For many of us the words “poverty” and “homelessness” conjure up images from so-called third world countries: half-naked skeletal children, women carrying heavy water pots on their heads, droughts, floods, wars, and refugee camps. It may come as a surprise to some that many people in developed countries also suffer from poverty and homelessness. Many women and children are affected here in the UK, and the situation is worsening due to government funding cuts.
Shaz Munir is one of the directors of Amirah Foundation, a not-for-profit organisation that supports Muslim sisters suffering from various afflictions in their lives. Amirah was set up by Shaz and two others sisters, Laila and Hannah, after encountering a number of sisters who were homeless, suffering from domestic abuse, financial hardships or were simply isolated from the community with little support. Despite living in the same city and praying in the same masjid, Shaz, Laila and Hannah did not know each other, but Shaz strongly believes that Allah (SWT) brought them together for the sole purpose of creating Amirah: “None of us set out to build Amirah Foundation – Allah gave it to us.”
Many people are surprised when they hear about Amirah’s work; it is difficult for them to comprehend that women all over the UK sleep rough, that women are actually turned away from refuges and that not everyone has access to benefits, explains Shaz. As many as 230 women a day are turned away from refuges due to funding cuts. The media leads us to believe that everybody has access to benefits, but the reality is that if Child Benefit is in the father’s name, the mother cannot access it without the father’s consent. A woman fleeing her abusive husband with her children would be deprived of those benefits and unable to feed her children. Women on spousal visas also have no access to these benefits and, instead of supporting them, social services often advises these women to put their children into foster care and arranges a flight back to their home countries for them.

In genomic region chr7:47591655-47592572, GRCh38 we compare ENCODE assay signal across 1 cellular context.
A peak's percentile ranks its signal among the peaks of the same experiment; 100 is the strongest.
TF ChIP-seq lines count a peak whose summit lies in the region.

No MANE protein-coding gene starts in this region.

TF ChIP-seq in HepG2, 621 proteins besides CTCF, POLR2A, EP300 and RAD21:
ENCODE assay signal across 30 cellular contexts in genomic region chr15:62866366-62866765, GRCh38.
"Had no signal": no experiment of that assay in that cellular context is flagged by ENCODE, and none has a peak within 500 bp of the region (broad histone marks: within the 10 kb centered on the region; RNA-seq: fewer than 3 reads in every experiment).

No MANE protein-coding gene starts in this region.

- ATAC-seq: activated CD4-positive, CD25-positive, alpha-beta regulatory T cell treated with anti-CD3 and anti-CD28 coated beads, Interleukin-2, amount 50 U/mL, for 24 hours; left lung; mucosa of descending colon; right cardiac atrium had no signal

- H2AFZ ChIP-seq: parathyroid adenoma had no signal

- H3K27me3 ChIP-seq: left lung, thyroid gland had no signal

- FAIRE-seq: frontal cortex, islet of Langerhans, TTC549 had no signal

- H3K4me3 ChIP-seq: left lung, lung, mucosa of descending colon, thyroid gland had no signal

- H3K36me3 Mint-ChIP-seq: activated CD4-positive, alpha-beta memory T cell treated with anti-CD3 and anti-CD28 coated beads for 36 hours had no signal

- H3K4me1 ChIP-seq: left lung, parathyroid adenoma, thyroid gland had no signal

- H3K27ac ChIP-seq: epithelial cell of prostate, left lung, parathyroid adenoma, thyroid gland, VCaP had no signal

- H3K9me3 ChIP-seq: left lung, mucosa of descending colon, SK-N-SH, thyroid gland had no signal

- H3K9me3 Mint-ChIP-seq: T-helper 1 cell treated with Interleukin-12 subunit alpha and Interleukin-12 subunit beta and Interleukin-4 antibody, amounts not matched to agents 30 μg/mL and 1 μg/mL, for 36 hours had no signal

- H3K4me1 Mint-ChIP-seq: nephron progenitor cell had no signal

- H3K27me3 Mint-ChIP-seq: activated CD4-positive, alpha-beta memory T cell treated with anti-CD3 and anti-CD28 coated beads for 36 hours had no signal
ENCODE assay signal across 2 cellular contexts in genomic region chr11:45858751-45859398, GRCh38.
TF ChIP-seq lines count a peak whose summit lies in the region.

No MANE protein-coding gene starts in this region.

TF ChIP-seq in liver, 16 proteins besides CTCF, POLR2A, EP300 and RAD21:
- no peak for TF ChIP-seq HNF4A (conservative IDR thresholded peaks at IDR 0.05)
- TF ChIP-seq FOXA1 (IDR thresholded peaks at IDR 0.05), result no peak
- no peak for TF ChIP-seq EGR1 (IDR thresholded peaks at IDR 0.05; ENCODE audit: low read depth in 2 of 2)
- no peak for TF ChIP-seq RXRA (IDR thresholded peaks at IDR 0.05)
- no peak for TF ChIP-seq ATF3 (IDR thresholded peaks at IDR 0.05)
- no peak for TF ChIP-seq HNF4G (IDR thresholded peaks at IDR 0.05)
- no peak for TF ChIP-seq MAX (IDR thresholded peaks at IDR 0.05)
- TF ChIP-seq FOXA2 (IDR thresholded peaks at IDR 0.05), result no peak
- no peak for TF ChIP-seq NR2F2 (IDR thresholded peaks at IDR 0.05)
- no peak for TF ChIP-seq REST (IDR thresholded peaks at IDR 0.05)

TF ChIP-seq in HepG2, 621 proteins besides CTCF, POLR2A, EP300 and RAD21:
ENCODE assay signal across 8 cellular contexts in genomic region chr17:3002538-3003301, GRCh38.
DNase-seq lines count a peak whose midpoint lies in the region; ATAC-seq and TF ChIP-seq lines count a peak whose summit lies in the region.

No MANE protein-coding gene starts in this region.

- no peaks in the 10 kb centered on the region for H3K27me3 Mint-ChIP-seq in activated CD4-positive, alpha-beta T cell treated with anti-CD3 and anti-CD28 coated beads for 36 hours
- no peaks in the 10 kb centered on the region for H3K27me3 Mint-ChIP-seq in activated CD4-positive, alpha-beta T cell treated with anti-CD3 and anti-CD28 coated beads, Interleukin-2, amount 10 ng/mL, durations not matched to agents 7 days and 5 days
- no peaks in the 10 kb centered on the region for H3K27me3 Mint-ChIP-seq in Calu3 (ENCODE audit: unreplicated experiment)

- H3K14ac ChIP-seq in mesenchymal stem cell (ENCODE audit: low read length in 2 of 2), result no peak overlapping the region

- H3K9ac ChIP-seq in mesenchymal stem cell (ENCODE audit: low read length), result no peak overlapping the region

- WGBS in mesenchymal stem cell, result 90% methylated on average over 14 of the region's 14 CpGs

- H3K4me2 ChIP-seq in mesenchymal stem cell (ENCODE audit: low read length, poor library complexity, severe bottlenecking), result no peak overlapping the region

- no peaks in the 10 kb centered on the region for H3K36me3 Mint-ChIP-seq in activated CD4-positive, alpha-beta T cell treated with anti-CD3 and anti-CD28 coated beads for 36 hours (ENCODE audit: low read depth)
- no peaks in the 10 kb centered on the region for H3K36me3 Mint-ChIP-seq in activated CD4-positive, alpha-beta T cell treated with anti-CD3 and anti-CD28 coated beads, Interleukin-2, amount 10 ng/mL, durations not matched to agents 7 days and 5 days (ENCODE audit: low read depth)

“We are told that to save one life is equal to saving all of humanity, and that we should not sleep whilst our neighbour is hungry.”
In the UK two women are killed by an abusive partner every week. Shaz relates a story about a revert sister with six children still awaiting British citizenship who wished to leave her abusive husband who had threatened to kill her. The sister was turned away from refuges and did not receive support from the police as she had no access to benefits. After months of despair, the sister gave in, waiting for the day that he would take her life and end her suffering. Amirah was able to help her by setting up a home for her, working late into the night to make sure that she and her children had everything they required. The six children had lived in a two bedroom flat their whole lives – imagine their delight discovering their new home had a garden for them to play in! After settling the family into their home, Amirah initiated their social services, which included facilitated advocacy and clearing the sister’s citizenship issue to allow her to receive benefits, as well as securing funds from zakat-collecting bodies, counselling, madrassa fees, martial arts classes to help children deal with aggression and finding placement in schools.
Another issue that the Amirah team encounter is how vulnerable women often fall prey to pimps and drug dealers who take advantage of women desperate to feed themselves and their children. The taboo nature of prostitution and transactional sexual relations within Muslim communities means that Muslims turn a blind eye and fail to help these desperate sisters. One such example is of a woman who had been brought into the UK from Greece by a man who offered to pay her a salary, provide accommodation and later expected her to have sex with him. The sister was too young and naïve to understand that she was being groomed. The Amirah team moved her out of the hotel and into a home with other single sisters, helped her get a halal full-time job, and supported her until she was able to provide for herself. Now she is financially and spiritually settled with plenty of support from the sisters around her.